Primary care drives up error reporting rates

Experts say the increase reflects an improved reporting culture, not a rise in mistakes.

A 25 per cent rise in medical errors reported in primary care reflects a more rigorous approach by practices and other providers, NHS leaders say.

The rise in incidents reported by primary care organisations (PCOs) in England and Wales to the National Patient Safety Agency (NPSA) outstripped the NHS-wide rise of 7 per cent.

In the six months from October 2008 to March 2009 almost 50,000 reported errors occurred in a primary care setting and 203 primary care patients died.

More than 1 per cent of the mistakes in primary care resulted in a patient's death or severe harm and 7 per cent caused moderate harm.

In 92 per cent of cases, however, the patient was unharmed or only slightly harmed.

NPSA chief executive Martin Fletcher said that the increase in reports was a good thing: 'These data are sound evidence of an improving reporting culture across the NHS. Front-line staff are more likely than ever to raise safety concerns much more openly.'

Care Quality Commission chief executive Cynthia Bower said the watchdog would check up on trusts with low reporting rates.

Low-reporting PCOs include Brighton and Hove City PCT, Enfield PCT, North Tyneside PCT and the former Ceredigion and Vale of Glamorgan local health boards.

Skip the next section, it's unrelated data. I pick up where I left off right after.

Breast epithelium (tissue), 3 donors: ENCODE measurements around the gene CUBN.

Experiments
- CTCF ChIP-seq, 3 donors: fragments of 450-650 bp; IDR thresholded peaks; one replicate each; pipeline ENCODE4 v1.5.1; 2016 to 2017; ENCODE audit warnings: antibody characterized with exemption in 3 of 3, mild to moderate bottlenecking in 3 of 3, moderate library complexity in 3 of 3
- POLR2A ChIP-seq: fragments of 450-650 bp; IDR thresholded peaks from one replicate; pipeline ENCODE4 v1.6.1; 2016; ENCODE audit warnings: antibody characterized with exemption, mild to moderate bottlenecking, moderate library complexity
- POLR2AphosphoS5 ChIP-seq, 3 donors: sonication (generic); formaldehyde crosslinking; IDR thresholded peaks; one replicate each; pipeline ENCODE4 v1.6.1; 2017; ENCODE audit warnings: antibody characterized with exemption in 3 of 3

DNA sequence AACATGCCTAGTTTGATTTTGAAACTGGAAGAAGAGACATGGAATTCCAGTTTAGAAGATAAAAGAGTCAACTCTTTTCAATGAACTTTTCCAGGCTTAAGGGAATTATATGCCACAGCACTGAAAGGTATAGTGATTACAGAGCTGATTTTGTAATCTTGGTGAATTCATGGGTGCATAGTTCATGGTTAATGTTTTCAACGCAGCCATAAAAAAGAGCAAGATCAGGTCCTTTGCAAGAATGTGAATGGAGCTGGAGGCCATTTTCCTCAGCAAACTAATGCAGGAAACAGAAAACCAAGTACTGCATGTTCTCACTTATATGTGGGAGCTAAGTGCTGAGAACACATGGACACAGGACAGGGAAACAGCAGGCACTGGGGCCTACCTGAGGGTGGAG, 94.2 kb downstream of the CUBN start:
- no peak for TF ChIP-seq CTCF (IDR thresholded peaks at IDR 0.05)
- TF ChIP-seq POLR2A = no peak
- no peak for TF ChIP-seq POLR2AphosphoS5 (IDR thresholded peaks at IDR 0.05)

South Tyneside PCT reported higher error rates than any other PCO. PCOs with inpatient provision, such as South Tyneside, generally had higher error rates.

North East Essex PCT had the highest reporting rate for a PCO without inpatient facilities.

GPC deputy chairman Dr Richard Vautrey said: 'Primary care is getting better at reporting incidents. It is not actually getting worse.

'Practices are being actively encouraged to report, which is a good thing. This may be a sign that PCOs are making it easier to report. If the exercise is a learning experience rather than a blame culture, that will encourage practices to report.'

Error reporting
Leading sources of primary care errors
  • Patient accidents: 31.3%
  • Medication errors: 13.2%
  • Access, admission, transfer, discharge: 12.4%
  • Implementation of care and ongoing monitoring/review: 7.7%

Source: NPSA

Have you registered with us yet?

Register now to enjoy more articles and free email bulletins

Register

Already registered?

Sign in

Just published

Coronavirus: Key guidance GPs need to know about COVID-19

Coronavirus: Key guidance GPs need to know about COVID-19

GPonline provides an overview of the key guidance relating to coronavirus, including...

The Coronavirus Crisis: Our 'Thank You' to all healthcare teams

The Coronavirus Crisis: Our 'Thank You' to all healthcare teams

The medical staff at Haymarket know how hard you are working from our daily contact...

GPs barred from speaking out about PPE shortages

GPs barred from speaking out about PPE shortages

GPs in parts of the UK have been banned from speaking out publicly over concerns...

Practices to work through Easter bank holidays in coronavirus outbreak

Practices to work through Easter bank holidays in coronavirus outbreak

GP practices will be expected to remain open during the Easter bank holidays in response...

Zero hours deal to guarantee death-in-service rights for locum GPs

Zero hours deal to guarantee death-in-service rights for locum GPs

Locums will be guaranteed full death-in-service rights during the coronavirus outbreak...

GPs demand clear advice amid 'life-threatening' shortages of PPE

GPs demand clear advice amid 'life-threatening' shortages of PPE

GPs have demanded clear government advice on how doctors should approach high-risk...